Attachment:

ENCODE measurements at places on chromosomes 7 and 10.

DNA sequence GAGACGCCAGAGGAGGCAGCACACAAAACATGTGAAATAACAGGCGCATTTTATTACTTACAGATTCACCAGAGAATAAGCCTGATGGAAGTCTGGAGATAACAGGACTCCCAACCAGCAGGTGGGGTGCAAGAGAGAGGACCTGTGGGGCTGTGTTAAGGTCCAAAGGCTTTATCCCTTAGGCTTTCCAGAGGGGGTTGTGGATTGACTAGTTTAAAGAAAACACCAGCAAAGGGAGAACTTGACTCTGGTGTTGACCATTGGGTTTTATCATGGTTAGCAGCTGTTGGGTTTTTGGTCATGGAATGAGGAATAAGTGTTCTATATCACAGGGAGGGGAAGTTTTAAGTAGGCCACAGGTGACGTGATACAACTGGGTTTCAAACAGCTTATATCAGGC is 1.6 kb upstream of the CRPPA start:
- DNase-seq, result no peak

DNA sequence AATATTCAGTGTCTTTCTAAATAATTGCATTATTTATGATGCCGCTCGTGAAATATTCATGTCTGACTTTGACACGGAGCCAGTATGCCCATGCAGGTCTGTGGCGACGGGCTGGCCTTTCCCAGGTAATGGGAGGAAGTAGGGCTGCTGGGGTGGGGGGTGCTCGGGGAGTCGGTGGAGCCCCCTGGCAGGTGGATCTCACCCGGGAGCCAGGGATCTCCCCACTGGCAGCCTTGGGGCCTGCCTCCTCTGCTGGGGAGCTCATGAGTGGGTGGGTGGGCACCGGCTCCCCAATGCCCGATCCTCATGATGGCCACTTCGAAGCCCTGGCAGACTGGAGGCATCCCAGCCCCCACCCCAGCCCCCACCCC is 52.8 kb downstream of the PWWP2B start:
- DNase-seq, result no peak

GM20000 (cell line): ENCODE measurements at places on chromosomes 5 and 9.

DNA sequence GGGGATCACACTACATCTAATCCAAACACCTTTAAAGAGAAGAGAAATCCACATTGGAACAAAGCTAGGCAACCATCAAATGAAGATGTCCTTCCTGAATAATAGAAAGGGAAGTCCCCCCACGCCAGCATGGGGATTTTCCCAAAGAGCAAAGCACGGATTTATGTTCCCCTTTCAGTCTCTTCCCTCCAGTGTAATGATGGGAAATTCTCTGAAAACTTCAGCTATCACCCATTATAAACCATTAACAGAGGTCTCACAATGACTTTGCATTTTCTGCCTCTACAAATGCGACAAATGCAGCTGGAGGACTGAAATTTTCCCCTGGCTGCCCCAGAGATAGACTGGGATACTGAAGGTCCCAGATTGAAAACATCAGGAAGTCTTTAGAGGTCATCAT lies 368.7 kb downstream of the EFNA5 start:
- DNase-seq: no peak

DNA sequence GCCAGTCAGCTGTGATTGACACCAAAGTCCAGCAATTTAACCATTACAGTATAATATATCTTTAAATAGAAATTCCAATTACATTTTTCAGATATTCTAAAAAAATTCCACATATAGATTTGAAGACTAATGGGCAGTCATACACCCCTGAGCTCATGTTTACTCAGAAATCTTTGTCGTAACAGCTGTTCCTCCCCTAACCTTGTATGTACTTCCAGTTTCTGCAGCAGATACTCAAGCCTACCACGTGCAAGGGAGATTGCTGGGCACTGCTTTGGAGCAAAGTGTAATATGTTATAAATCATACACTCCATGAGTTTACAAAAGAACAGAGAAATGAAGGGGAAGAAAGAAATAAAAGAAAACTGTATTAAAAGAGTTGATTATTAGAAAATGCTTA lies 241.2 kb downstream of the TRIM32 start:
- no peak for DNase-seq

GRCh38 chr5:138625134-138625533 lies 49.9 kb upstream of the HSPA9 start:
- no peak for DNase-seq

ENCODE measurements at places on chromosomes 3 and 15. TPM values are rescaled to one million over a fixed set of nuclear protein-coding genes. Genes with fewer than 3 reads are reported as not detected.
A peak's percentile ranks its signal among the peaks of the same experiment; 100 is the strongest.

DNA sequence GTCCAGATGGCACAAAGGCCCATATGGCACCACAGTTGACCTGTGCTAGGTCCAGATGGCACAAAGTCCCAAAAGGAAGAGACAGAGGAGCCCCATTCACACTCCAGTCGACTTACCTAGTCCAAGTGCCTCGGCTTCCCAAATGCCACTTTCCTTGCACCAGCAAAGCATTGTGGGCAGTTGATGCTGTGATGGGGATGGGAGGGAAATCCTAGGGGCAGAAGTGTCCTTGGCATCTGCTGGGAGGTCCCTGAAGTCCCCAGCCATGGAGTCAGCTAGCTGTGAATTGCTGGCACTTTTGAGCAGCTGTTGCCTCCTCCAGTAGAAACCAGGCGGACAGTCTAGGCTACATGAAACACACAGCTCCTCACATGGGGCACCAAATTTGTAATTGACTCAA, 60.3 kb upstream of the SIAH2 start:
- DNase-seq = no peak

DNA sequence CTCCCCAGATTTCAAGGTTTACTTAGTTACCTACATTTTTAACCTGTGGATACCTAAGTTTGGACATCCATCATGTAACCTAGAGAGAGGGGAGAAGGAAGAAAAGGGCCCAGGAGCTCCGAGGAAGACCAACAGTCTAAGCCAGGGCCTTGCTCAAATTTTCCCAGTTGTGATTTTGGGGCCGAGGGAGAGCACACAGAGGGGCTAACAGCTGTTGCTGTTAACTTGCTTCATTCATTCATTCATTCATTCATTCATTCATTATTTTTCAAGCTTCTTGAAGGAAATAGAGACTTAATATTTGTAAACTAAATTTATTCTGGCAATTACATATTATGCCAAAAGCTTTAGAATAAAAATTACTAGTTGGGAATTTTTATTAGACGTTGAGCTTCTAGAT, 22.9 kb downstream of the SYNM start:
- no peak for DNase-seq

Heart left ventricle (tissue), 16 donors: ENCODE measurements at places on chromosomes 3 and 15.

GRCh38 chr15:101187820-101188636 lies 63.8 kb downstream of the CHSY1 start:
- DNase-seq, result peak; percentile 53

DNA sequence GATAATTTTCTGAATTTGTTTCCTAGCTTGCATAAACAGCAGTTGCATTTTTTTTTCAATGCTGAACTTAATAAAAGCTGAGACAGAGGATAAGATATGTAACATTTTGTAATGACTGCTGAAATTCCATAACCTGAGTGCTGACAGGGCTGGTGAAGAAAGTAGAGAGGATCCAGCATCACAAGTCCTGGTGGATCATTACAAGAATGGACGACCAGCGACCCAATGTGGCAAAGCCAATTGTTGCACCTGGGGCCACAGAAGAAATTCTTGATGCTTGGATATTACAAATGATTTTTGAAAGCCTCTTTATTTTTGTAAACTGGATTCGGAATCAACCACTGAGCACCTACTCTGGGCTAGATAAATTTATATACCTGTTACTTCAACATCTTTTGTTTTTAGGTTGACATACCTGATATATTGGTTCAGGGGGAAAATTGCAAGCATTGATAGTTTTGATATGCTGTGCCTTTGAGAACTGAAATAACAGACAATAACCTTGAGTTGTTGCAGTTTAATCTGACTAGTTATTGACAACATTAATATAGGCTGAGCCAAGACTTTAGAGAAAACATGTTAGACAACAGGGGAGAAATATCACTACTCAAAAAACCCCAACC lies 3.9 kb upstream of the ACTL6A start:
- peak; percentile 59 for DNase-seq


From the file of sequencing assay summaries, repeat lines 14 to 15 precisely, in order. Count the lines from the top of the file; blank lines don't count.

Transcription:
A peak's percentile ranks its signal among the peaks of the same experiment; 100 is the strongest.

DNA sequence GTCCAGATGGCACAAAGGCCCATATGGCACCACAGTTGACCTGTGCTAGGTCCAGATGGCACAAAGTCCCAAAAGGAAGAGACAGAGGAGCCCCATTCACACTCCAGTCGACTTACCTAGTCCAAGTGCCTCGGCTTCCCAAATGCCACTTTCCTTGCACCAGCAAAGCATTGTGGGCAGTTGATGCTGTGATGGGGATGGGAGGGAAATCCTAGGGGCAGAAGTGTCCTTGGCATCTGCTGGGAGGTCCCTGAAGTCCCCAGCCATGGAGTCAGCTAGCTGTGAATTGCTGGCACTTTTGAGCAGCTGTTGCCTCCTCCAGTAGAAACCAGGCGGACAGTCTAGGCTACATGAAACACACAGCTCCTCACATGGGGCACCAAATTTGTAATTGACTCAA, 60.3 kb upstream of the SIAH2 start: